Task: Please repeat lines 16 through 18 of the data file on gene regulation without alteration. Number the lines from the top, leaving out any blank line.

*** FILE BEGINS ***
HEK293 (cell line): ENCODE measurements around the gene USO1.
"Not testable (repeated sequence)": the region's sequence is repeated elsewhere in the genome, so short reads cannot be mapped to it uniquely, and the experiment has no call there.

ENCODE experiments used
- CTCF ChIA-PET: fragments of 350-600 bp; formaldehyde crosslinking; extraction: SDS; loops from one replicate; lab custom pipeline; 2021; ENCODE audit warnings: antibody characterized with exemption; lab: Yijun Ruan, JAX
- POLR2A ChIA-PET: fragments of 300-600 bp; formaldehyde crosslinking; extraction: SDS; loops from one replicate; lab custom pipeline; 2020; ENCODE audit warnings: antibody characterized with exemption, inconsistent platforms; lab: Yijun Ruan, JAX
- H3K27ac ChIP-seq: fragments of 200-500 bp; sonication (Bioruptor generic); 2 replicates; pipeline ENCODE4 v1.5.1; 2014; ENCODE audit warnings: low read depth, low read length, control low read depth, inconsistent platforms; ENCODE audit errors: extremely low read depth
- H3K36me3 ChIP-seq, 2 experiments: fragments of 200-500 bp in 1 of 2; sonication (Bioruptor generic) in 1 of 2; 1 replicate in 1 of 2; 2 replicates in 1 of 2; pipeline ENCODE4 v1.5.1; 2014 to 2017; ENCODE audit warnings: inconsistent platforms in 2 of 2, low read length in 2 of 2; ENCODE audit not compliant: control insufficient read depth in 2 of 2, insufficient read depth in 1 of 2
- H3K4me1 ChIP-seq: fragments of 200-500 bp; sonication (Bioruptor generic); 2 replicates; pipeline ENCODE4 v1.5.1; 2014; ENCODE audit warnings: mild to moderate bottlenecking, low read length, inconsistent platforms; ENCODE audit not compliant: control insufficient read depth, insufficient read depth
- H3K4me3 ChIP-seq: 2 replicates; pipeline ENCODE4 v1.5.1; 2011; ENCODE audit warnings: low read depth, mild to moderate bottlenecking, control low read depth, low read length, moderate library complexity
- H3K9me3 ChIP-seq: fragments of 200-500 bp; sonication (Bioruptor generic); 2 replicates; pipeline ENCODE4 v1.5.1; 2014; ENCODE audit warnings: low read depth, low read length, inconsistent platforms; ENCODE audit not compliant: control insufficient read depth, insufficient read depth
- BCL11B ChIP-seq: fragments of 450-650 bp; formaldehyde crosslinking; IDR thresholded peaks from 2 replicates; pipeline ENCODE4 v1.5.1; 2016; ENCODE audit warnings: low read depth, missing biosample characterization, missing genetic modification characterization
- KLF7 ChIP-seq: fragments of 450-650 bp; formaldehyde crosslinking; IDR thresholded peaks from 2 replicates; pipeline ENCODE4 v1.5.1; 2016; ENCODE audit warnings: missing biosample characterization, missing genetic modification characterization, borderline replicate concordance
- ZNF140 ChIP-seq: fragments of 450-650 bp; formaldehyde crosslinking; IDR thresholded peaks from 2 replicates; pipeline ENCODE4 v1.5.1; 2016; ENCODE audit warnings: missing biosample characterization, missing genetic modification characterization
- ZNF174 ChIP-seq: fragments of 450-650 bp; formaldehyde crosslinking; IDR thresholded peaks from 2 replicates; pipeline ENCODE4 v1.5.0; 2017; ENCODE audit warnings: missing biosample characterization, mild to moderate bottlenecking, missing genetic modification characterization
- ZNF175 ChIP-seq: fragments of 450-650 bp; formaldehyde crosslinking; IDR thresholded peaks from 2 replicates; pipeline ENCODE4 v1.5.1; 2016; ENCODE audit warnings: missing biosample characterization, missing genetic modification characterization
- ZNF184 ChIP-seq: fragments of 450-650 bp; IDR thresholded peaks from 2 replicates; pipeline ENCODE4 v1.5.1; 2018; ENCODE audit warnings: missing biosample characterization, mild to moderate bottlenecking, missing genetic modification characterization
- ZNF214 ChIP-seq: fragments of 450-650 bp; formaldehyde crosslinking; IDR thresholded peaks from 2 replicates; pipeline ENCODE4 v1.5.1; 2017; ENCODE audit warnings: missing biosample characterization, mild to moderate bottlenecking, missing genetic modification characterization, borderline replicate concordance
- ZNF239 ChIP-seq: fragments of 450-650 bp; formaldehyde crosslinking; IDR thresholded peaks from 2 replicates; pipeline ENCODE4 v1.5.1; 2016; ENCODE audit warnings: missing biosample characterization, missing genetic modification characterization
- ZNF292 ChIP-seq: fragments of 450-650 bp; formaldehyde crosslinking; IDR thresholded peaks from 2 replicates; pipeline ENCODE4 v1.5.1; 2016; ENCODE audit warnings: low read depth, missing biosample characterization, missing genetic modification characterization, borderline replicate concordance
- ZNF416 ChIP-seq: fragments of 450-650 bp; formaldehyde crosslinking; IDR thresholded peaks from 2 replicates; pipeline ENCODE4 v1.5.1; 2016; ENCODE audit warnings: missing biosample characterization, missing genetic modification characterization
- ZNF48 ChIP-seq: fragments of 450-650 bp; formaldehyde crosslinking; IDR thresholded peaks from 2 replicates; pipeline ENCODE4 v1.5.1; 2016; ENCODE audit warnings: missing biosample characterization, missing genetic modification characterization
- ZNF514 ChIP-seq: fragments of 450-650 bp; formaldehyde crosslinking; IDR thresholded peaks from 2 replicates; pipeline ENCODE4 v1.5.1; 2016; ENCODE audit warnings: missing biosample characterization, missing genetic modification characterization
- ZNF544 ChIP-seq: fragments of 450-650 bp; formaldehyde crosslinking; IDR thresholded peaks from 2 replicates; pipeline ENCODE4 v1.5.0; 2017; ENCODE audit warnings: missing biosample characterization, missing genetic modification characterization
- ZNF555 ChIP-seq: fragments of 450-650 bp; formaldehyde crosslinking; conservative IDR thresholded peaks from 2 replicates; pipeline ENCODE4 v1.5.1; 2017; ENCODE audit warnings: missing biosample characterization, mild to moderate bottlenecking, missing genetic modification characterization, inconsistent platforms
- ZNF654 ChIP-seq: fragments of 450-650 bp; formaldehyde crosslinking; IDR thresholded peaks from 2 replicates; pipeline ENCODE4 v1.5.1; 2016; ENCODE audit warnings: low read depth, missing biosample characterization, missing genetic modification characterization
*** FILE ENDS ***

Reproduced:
- ZNF184 ChIP-seq: fragments of 450-650 bp; IDR thresholded peaks from 2 replicates; pipeline ENCODE4 v1.5.1; 2018; ENCODE audit warnings: missing biosample characterization, mild to moderate bottlenecking, missing genetic modification characterization
- ZNF214 ChIP-seq: fragments of 450-650 bp; formaldehyde crosslinking; IDR thresholded peaks from 2 replicates; pipeline ENCODE4 v1.5.1; 2017; ENCODE audit warnings: missing biosample characterization, mild to moderate bottlenecking, missing genetic modification characterization, borderline replicate concordance
- ZNF239 ChIP-seq: fragments of 450-650 bp; formaldehyde crosslinking; IDR thresholded peaks from 2 replicates; pipeline ENCODE4 v1.5.1; 2016; ENCODE audit warnings: missing biosample characterization, missing genetic modification characterization